Regional Office

Florida Office

Tetra Images / Getty Images

111 S. Martin Luther King Jr. Blvd.
Tallahassee, FL 32301
(850) 681-0031

4500 Biscayne Blvd., Suite 201
Miami, FL 33137
(305) 440-5432

floffice@earthjustice.org

Media Inquiries

Julie Hauserman
Public Affairs and Communications Strategist
(850) 273-2898
jhauserman@earthjustice.org

Legal Assistance Inquiries

Contacto de Prensa

Robert Valencia
Estratega de Comunicaciones y Asuntos Públicos Hispanos/Latinos
rvalencia@earthjustice.org
(212) 845-7376

Who We Are

The Florida regional office wields the power of the law to protect our waterways and biodiversity, promote a just and reliable transition to clean energy, and defend communities disproportionately burdened by pollution. The Florida regional office works through partnership to hold government accountable and the public informed and engaged on the most pressing environmental issues of our time. See bar admissions for our attorneys.

Laura Beatriz ArroyoSenior Attorney

Dominique BurkhardtSenior Attorney

Alisa CoeSenior Attorney

Ana CorreaLitigation Paralegal

Tania GalloniManaging Attorney

Briana KleinerLitigation / Legal Practice Assistant

Jordan LuebkemannSenior Associate Attorney

Bonnie MalloySenior Attorney

Bradley MarshallSenior Attorney

Nestor PerezAssociate Attorney

Christina ReichertSenior Attorney

Emma RimmerLitigation Assistant / Legal Practice Assistant

Kristen StandridgeLegal Practice Manager

Lorena Vélez MirandaAssociate Attorney

Our Impact

Protecting our Waterways and Wildlife

  • The exceptionally biodiverse Apalachicola River, Floodplain, and Bay face devastation from the U.S. Army Corps of Engineers’ restriction of freshwater flows from upstream dams and reservoirs.  Earthjustice represents National Wildlife Federation, Florida Wildlife Federation, and Apalachicola Riverkeeper in a challenge to the Corps’ operations.
  • Florida’s vast wetlands are essential to wildlife, hurricane resilience and drinking water.  In 2020, the U.S. Environmental Protection Agency (EPA) authorized Florida to permit dredging and filling of wetlands protected under the Clean Water Act by sidestepping essential federal protections.  Other states have shown interest in this “model,” raising the stakes nationally. Earthjustice has challenged EPA’s action in Washington, D.C., representing the Center for Biological Diversity (CBD), the Conservancy of Southwest Florida, Defenders of Wildlife, the Florida Wildlife Federation, Miami Waterkeeper, Sierra Club, and St. Johns Riverkeeper.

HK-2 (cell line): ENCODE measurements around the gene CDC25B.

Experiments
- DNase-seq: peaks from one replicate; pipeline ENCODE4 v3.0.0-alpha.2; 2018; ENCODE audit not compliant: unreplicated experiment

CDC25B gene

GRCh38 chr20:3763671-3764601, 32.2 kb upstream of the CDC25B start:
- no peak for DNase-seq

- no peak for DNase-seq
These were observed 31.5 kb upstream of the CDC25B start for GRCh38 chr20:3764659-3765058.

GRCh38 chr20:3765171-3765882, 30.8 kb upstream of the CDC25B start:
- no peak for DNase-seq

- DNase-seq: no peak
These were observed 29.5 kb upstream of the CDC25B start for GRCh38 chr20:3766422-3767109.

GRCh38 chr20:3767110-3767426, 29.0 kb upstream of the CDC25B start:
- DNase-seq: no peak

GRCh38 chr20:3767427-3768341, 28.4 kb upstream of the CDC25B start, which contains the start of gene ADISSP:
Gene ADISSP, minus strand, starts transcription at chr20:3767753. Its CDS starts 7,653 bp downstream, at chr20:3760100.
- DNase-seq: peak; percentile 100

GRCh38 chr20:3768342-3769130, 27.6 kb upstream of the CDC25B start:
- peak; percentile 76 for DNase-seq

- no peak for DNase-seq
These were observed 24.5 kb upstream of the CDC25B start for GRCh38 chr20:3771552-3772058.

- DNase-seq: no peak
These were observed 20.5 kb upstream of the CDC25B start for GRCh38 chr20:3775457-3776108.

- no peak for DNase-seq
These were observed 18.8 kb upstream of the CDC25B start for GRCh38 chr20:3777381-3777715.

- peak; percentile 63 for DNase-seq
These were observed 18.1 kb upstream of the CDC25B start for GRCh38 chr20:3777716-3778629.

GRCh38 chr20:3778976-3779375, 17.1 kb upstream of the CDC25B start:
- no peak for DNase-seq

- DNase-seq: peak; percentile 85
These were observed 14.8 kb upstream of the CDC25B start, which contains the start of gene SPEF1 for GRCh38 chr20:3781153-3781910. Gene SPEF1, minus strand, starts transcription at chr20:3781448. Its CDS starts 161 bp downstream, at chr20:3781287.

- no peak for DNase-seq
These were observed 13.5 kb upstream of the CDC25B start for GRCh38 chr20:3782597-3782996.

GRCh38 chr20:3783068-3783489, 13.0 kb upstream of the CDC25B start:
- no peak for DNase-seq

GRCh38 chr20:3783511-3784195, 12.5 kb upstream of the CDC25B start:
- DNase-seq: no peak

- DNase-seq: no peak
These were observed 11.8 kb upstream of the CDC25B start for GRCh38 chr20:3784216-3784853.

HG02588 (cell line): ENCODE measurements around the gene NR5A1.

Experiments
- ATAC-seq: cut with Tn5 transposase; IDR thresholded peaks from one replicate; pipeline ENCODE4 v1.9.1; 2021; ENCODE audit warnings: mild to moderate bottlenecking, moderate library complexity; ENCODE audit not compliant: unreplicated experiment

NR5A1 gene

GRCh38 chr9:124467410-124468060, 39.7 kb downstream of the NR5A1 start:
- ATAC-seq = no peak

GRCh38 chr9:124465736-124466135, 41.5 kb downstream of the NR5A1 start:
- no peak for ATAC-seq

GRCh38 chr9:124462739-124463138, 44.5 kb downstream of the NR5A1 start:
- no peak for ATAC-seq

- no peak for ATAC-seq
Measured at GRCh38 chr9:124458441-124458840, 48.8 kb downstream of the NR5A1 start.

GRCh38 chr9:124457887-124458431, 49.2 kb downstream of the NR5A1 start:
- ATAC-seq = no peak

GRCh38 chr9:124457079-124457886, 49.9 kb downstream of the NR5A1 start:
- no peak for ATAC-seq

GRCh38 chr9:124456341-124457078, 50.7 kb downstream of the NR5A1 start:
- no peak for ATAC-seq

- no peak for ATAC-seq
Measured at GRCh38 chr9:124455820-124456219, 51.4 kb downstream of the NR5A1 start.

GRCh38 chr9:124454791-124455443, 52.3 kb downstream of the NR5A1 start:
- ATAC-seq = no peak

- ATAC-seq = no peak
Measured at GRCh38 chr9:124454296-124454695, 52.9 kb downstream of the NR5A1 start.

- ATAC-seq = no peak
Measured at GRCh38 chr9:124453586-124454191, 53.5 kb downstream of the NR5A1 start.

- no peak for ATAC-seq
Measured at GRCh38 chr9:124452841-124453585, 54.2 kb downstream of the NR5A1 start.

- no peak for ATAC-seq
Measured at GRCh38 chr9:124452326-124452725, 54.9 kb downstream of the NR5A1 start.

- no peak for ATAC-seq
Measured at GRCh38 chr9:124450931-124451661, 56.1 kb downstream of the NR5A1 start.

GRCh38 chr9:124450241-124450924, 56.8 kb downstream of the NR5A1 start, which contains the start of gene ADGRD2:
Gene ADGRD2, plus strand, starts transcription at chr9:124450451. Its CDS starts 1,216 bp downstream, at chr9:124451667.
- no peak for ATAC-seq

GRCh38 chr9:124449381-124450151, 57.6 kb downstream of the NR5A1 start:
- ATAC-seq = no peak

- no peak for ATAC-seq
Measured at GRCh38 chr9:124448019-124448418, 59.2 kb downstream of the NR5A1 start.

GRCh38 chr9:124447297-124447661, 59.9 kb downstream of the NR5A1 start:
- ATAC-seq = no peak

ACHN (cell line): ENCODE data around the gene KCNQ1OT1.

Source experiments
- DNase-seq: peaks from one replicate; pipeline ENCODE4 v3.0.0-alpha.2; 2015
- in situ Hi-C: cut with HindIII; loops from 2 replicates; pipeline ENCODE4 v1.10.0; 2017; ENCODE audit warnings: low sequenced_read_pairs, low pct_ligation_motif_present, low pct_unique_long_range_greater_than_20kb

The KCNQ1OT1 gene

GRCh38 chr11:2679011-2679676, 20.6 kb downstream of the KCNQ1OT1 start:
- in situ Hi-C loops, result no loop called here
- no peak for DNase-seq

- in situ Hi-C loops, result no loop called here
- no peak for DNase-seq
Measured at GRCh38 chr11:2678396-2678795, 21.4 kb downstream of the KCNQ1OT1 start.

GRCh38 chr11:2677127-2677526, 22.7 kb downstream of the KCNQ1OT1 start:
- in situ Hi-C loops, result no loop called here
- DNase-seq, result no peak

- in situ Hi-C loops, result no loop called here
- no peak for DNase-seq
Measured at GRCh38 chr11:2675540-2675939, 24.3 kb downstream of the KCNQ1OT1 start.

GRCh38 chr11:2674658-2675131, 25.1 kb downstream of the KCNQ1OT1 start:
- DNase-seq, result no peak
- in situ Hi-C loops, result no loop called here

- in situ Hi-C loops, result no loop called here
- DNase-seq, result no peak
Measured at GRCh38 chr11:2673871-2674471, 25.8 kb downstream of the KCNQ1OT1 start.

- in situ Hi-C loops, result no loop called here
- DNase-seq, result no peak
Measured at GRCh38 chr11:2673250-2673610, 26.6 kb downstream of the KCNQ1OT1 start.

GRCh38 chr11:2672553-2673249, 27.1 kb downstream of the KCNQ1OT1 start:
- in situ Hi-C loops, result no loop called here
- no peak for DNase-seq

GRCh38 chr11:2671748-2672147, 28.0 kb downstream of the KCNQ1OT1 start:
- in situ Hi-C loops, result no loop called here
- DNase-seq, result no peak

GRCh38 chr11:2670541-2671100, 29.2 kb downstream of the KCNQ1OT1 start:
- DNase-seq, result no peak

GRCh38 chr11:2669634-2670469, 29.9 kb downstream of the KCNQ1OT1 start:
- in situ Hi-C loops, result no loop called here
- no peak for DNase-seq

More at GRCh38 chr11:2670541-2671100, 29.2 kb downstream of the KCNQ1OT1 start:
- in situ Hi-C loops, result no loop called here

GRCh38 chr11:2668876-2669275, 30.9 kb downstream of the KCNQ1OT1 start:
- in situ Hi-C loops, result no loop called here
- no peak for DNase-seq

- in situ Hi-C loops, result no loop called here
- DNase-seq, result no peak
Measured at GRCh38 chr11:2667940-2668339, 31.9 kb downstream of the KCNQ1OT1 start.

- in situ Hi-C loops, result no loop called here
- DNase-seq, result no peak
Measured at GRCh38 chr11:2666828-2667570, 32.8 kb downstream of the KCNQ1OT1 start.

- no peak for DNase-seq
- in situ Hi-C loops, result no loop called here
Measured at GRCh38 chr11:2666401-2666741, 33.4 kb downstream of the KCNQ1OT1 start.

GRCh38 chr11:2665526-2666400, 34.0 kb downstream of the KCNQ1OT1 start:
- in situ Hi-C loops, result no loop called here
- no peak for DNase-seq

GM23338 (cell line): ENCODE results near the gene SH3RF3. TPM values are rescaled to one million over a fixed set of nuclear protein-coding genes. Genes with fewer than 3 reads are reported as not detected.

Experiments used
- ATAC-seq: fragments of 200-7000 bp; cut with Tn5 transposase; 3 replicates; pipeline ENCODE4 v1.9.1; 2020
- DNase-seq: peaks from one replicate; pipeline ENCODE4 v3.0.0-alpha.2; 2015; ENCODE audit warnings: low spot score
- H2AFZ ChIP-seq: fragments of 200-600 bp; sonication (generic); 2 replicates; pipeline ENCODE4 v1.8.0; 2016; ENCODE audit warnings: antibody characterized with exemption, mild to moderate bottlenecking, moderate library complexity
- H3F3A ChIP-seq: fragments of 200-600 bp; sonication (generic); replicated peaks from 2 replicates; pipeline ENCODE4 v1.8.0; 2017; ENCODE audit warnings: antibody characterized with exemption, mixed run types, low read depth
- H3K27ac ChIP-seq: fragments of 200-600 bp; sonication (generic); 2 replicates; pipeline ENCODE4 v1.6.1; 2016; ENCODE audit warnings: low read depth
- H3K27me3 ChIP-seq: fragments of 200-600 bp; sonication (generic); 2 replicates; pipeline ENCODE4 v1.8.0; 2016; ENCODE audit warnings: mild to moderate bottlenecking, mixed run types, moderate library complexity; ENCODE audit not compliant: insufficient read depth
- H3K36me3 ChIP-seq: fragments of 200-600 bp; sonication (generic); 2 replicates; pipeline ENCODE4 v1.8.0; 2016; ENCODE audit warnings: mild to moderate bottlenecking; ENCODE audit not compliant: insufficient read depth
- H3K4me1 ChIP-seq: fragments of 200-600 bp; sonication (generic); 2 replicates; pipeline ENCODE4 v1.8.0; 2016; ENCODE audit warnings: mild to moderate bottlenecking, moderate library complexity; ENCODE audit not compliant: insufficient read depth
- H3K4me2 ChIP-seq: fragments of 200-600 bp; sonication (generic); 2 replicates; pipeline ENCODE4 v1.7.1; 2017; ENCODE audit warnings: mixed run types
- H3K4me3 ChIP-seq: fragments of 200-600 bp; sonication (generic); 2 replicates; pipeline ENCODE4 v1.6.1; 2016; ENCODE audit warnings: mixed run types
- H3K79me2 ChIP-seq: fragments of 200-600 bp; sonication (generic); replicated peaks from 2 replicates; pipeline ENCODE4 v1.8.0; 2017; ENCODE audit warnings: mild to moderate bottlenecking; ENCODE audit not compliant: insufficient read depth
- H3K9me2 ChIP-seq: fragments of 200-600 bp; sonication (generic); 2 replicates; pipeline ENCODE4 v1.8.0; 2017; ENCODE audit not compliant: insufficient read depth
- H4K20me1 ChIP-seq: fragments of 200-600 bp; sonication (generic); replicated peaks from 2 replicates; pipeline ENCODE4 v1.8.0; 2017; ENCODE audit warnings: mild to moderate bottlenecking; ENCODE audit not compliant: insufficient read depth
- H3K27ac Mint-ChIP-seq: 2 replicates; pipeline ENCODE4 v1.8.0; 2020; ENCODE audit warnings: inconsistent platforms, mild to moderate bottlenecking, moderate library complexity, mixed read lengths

• Vehicle strikes are the leading cause of death for the critically endangered Florida panther.  As roads are widened for burgeoning development, rigorous environmental protection is needed more than ever.  But U.S. Fish and Wildlife Service (USFWS) is failing to limit how many panthers may be killed before the government must reassess projects.  Earthjustice is suing on behalf of Sierra Club and the Environmental Confederation of Southwest Florida (ECOSWF).
  • Manatees in Florida are dying at high rates as water pollution kills their main food source.  Florida has repeatedly failed to rein in the sources of this pollution.  Representing Save the Manatee Club, Defenders of Wildlife, and CBD, Earthjustice is suing EPA for failing to step in.

Promoting a Just and Reliable Transition to Clean Energy

The Sunshine State should be leading the way toward a clean and equitable energy system, but instead is bowing to powerful utility interests seeking ever-higher profits at the expense of low-income communities and communities of color.

  • Earthjustice is pushing back against utility-driven faux “community solar” programs that make for good PR but are designed to benefit mostly the utilities and their largest customers while undermining a true transition to solar energy.  On behalf of the League of United Latin American Citizens of Florida (LULAC), Earthjustice challenged the Public Service Commission’s (PSC) approval of one such program at the Florida Supreme Court, which ruled 6 to 1 that the PSC had not adequately explained the approval.